Just because one market experiences large falls this does not necessarily lead to contagion in other investment classes. In fact, certain choice investments can thrive whilst others decline rapidly.
Having a diversified investment portfolio, all else being equal, will reduce the level of risk that you are taking. Be aware of how correlated your investments are. For example, if you split your investment portfolio between stocks and bonds but they are all ultimately linked to one country it is still a fairly risky proposition. By diversifying across multiple fields including differing geography, asset classes, currencies, and cultures this should reduce your risk a lot more.
Risk is a combination of time and volatility therefore the more time you have the greater the level of price changes you can take. On the whole, the more volatility you endure the higher your expected returns should be.
It is very difficult to judge what will be next for markets. Will they continue to fall like a stone, recover, or remain flat from here? Although I mentioned above that timing the markets is tricky it doesn’t mean that we should ever shirk from making a decision. Far from it, instead we should make a call and revise it if need be thereafter. For my tuppence worth I expect markets to recover at least in the short term. The reasoning being is that we are in a low to negative inflation environment. Governments have the means to bolster this which has happened many times since the original stock market crash of 2008/09. Any time a major market fall has happened governments via their central banks have made money more freely available and at lower rates which has seeped into all manner of investment types pushing prices up despite the real economy gaining little benefit.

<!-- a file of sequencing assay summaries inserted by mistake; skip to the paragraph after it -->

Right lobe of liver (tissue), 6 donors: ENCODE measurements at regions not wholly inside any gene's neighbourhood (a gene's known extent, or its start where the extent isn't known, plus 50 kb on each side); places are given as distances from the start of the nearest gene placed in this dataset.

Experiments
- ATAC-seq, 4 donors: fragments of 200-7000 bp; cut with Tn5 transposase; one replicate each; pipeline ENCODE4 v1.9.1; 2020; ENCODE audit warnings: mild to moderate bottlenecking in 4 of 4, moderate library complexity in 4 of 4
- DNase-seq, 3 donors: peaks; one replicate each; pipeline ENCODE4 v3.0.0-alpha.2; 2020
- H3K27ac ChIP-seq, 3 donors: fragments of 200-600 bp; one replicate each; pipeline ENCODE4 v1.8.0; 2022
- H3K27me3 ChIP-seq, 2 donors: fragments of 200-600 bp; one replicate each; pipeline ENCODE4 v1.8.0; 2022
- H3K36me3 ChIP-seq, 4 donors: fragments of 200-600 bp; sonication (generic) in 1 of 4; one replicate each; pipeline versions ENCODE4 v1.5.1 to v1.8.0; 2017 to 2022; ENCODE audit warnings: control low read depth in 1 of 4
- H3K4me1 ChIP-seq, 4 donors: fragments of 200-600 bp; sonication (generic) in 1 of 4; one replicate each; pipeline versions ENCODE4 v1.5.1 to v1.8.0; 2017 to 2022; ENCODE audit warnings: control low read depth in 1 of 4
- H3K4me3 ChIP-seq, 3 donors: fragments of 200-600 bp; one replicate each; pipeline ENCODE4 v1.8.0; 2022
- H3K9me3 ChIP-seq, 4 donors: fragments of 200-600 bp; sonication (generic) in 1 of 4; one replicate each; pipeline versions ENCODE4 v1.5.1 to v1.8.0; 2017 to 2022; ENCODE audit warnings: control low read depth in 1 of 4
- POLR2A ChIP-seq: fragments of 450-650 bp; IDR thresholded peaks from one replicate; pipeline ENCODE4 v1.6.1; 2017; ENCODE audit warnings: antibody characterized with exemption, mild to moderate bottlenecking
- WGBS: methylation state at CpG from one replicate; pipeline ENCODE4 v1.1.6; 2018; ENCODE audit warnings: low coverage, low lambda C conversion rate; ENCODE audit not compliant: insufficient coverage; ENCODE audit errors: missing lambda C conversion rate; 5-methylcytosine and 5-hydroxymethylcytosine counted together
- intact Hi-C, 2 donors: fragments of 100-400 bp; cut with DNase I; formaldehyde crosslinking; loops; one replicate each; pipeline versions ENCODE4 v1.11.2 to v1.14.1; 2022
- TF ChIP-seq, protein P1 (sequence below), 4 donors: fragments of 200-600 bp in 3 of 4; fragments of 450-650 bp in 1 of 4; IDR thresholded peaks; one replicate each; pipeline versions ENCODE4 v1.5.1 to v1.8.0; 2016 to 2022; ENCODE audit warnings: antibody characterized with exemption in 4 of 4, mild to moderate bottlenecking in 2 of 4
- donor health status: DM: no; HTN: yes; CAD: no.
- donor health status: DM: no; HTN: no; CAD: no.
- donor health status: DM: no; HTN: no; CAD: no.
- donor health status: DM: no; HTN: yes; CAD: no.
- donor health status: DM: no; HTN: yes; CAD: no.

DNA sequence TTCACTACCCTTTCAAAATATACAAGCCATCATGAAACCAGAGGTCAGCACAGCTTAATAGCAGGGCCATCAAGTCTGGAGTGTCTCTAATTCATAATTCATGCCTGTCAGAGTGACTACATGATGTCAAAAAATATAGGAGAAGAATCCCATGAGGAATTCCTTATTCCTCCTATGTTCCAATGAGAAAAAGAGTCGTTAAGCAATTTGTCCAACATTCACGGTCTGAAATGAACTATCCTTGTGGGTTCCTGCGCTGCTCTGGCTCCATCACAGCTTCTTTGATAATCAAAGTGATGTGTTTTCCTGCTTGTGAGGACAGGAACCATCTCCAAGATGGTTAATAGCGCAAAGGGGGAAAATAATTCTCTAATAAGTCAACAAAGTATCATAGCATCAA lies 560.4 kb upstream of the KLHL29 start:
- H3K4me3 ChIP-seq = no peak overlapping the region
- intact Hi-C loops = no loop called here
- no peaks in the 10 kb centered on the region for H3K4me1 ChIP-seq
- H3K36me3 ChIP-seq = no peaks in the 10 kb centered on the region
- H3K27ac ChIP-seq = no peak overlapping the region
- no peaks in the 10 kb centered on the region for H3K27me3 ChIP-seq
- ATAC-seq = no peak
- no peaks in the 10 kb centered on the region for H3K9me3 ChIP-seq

Trying to fight governments actions could have been very costly. If you invested all your money in cash when markets fell to their 2009 lows expecting them to reach a clearing out point from which companies could realistically be expected to recover then you would have lost out substantially in the previous years. Since 2009 there have been numerous scares for asset prices and each time central banks have stepped in leading to new highs and deflation being contained. This is another reason why my gut feeling is to invest for the foreseeable future.
What is of concern is what may happen next. That is when inflation starts to take hold whilst everyone continues to concern themselves with deflation. This is a major threat because it will be far harder to contain without causing havoc. It may cause a lot of lost wealth to those in previously considered low risk investments of bonds and property. The latter should not be a concern unless it is an investment or if you have overextended. The former are priced near perfection for continual low rates and, in the main, should be avoided. Governments will be walking a very thin line between not raising rates fast enough leading to rates being higher in the end and lifting interest rates too sharply which can have a negative impact on the country’s growth.
To sum up, keeping a well diversified portfolio with an underweighting of bonds whist awaiting the next stage, inflation, is my advice for a general course of action at this point in time. No panicking and no mass selling.